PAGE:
“We have two lives, and the second begins when we realize we only have one.” -Confucius
My second life began when I was twenty-six. I at once became keenly aware of how short life is, how it can end suddenly, how none of us is promised tomorrow. This realization was not triggered by a near-death experience or the loss of someone close to me. It came about in the aftermath of divorce, while struggling to build a life for myself and to sculpt an identity. It arose during months of counseling sessions, self-reflection, trying to lift myself out of the hole of depression. I read the words of Eckhart Tolle, echoing the sentiments of the Buddha and other wise people over the millennia: “the present moment is all you have.”
The concept was both unsettling and oddly comforting. Nothing is permanent, not even our struggles. Once I internalized this understanding of life’s brevity and impermanence, there was no going back. It became the lens through which I viewed the world. If something is important to me, I do it now, or I make plans to do it as soon as possible. If something is unimportant to me, if it does not add meaning or joy, if it does not better my life or the life of someone else in some way, then I question whether I ought to do it at all.
One challenge I face is balancing what can feel like a race against time with living in the present. There is so much I want to do and experience that I am loathe to waste time, but are my goals and to-do lists keeping me from fully appreciating life as it is right now? Among the many other delicate balances in life, achieving equipoise between striving and being can be particularly difficult for me.
Last year, one of my good friends said goodbye to her grandmother, who passed away at the age of 94. My friend brought her grandmother’s high school yearbook with her when she came to visit me a few months later. As we looked through the pages of smiling young faces captioned with activities and post-graduation plans, as we read in faded ink the messages those seventeen-year-olds had written, I was struck by a sense of time being compressed. It was as if my friend’s grandmother was both young and old, and everything in between, all at once. Her entire life appeared as a snapshot, in one sense long, but in another sense here and gone in the blink of an eye.
Dani Shapiro’s memoir Hourglass: Time, Memory, Marriage captures that sense of compression beautifully, from the viewpoint of mid-life. Shapiro reflects on who she was at different moments and conveys a feeling of being all of those people in one. Addressing her younger self, she writes:
Oh, child! Somewhere inside you, your future has already unfurled like one of those coiled-up party streamers, once shiny, shaken loose, floating gracefully for a brief moment, now trampled underfoot after the party is over. The future you’re capable of imagining is already a thing of the past. Who did you think you would grow up to become? You could never have dreamt yourself up. Sit down. Let me tell you everything that’s happened. You can stop running now. You are alive in the woman who watches you as you vanish.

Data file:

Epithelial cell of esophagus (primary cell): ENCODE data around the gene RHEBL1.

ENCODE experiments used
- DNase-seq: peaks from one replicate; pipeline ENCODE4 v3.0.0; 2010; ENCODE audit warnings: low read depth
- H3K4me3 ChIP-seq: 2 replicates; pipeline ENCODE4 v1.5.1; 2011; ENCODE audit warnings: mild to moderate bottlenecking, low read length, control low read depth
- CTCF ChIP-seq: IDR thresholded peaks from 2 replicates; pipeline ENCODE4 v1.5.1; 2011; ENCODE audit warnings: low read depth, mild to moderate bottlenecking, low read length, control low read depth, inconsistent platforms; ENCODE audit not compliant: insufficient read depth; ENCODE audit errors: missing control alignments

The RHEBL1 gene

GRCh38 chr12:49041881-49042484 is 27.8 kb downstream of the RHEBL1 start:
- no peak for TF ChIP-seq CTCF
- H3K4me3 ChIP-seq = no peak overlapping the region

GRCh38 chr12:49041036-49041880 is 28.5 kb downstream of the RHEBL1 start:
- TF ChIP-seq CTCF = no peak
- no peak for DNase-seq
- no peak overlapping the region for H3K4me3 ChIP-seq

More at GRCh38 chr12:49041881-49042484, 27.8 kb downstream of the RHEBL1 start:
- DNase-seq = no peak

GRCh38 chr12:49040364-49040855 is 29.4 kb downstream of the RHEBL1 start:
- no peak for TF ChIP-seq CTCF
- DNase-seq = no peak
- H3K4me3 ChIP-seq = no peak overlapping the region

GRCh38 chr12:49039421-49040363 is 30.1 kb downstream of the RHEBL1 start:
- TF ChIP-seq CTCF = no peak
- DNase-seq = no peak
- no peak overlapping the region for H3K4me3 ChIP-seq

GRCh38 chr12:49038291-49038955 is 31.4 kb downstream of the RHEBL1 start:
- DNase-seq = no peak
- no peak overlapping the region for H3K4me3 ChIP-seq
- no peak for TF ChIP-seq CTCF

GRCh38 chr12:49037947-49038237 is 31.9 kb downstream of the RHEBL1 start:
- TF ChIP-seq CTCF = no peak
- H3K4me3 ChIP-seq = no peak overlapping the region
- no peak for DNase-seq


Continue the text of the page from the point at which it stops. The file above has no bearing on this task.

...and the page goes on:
At the end of a recent meditation class, I expressed to the teacher a hesitation to give up my ambition for the sake of living in the present. “My teachers are some of the most ambitious people I know,” he said. But if you fully accept your current circumstances, leaning into all of life’s experiences and finding the joy in every moment, can you also be working to achieve things in the future? Isn’t future-oriented thinking the opposite of living for now? “You just can’t be attached to the outcome,” the teacher explained. “You want to find equanimity, to be content with whatever happens.”
I imagine one day I will look back on blog posts like this one the way Shapiro looks through her old journals. There is so much I would say now to my younger self; what would my future, wiser self say to present-day me? Perhaps, as Shapiro suggests, I am all of those people in one, right now.
I sometimes find myself clinging to the way things are, not wanting to lose the life I have today or the people close to me. But we cannot prevent change. We cannot beat time. We cannot slow it down or make it stop. The best we can do is to pay attention, to appreciate this moment, to love it for everything it offers, and to hope that one day, if given the opportunity to look back, we will remember it fondly.
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